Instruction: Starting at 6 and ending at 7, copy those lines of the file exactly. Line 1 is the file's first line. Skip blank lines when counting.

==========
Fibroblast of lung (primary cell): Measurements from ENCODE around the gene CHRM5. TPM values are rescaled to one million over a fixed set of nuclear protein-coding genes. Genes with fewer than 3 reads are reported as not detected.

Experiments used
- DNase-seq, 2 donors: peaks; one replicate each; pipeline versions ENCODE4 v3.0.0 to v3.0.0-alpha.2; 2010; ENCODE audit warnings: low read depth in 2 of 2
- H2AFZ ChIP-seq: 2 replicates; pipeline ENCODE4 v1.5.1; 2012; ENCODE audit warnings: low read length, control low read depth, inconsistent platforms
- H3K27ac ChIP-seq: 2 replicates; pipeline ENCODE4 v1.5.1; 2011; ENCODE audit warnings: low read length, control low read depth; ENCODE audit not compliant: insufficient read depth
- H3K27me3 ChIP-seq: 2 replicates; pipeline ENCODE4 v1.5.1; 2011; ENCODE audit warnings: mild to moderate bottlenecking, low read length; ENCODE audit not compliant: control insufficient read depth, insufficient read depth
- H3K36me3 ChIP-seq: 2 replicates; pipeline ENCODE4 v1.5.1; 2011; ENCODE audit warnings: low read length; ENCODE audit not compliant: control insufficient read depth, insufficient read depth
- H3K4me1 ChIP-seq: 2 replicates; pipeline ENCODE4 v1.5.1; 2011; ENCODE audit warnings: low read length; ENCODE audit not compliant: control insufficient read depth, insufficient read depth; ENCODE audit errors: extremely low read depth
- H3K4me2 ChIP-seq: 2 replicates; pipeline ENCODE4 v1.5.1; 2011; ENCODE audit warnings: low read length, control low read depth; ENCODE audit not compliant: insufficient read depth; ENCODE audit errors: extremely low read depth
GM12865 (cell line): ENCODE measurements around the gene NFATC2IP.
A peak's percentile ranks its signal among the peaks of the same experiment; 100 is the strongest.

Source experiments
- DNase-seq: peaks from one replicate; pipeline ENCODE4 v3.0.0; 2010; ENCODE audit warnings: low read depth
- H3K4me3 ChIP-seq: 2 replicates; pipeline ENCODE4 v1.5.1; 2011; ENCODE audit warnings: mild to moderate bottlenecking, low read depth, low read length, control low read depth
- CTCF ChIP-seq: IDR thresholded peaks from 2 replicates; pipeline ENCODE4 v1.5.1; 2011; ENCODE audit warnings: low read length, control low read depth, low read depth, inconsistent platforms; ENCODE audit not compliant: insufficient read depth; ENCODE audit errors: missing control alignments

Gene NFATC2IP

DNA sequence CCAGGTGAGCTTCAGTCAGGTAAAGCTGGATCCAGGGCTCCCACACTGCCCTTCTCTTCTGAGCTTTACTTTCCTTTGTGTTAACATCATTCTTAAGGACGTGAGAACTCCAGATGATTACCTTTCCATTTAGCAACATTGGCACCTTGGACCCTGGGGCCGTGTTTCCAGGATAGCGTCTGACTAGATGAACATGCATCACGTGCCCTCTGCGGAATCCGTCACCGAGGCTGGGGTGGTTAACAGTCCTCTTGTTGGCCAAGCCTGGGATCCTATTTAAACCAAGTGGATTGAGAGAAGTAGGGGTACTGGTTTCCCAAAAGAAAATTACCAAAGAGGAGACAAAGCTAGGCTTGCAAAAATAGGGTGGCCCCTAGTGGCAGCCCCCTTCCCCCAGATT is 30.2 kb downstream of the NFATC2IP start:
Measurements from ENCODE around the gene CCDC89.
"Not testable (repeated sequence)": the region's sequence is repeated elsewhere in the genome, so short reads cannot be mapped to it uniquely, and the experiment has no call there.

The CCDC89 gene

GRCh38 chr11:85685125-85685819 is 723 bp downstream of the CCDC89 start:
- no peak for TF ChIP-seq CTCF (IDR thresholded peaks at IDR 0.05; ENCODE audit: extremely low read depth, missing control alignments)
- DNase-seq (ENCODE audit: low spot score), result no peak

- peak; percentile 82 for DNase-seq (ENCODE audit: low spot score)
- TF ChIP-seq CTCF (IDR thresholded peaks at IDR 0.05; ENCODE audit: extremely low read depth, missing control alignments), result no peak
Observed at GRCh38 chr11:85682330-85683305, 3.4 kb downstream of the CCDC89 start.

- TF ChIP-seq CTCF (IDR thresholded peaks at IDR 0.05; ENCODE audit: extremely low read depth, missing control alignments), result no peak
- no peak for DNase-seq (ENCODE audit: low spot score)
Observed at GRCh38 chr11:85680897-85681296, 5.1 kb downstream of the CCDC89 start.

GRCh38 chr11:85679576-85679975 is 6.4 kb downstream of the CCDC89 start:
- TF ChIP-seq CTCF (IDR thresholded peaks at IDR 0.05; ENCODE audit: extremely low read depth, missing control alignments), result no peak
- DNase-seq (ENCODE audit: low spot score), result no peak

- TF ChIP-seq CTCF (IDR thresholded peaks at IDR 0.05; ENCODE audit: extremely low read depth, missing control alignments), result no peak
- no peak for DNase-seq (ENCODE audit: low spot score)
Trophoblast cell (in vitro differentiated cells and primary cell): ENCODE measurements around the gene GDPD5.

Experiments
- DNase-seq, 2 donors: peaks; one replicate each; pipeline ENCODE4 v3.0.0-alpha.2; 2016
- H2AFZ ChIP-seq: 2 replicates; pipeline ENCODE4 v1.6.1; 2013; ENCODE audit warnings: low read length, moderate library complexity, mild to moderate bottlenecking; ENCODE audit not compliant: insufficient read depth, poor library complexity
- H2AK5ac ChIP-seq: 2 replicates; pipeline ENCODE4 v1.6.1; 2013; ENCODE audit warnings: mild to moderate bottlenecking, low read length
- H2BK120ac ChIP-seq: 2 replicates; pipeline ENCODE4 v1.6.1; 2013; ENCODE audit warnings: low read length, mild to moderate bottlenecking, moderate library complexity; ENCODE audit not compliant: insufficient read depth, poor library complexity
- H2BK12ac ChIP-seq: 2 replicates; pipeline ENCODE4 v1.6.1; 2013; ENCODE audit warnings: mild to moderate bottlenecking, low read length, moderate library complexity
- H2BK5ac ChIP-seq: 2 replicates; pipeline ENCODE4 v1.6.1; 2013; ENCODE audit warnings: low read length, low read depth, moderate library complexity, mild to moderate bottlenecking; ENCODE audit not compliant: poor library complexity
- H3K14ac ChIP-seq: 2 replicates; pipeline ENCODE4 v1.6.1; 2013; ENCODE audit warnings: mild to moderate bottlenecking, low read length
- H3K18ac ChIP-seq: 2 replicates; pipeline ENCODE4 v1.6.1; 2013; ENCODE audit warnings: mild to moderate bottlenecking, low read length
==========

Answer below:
- H3K27me3 ChIP-seq: 2 replicates; pipeline ENCODE4 v1.5.1; 2011; ENCODE audit warnings: mild to moderate bottlenecking, low read length; ENCODE audit not compliant: control insufficient read depth, insufficient read depth
- H3K36me3 ChIP-seq: 2 replicates; pipeline ENCODE4 v1.5.1; 2011; ENCODE audit warnings: low read length; ENCODE audit not compliant: control insufficient read depth, insufficient read depth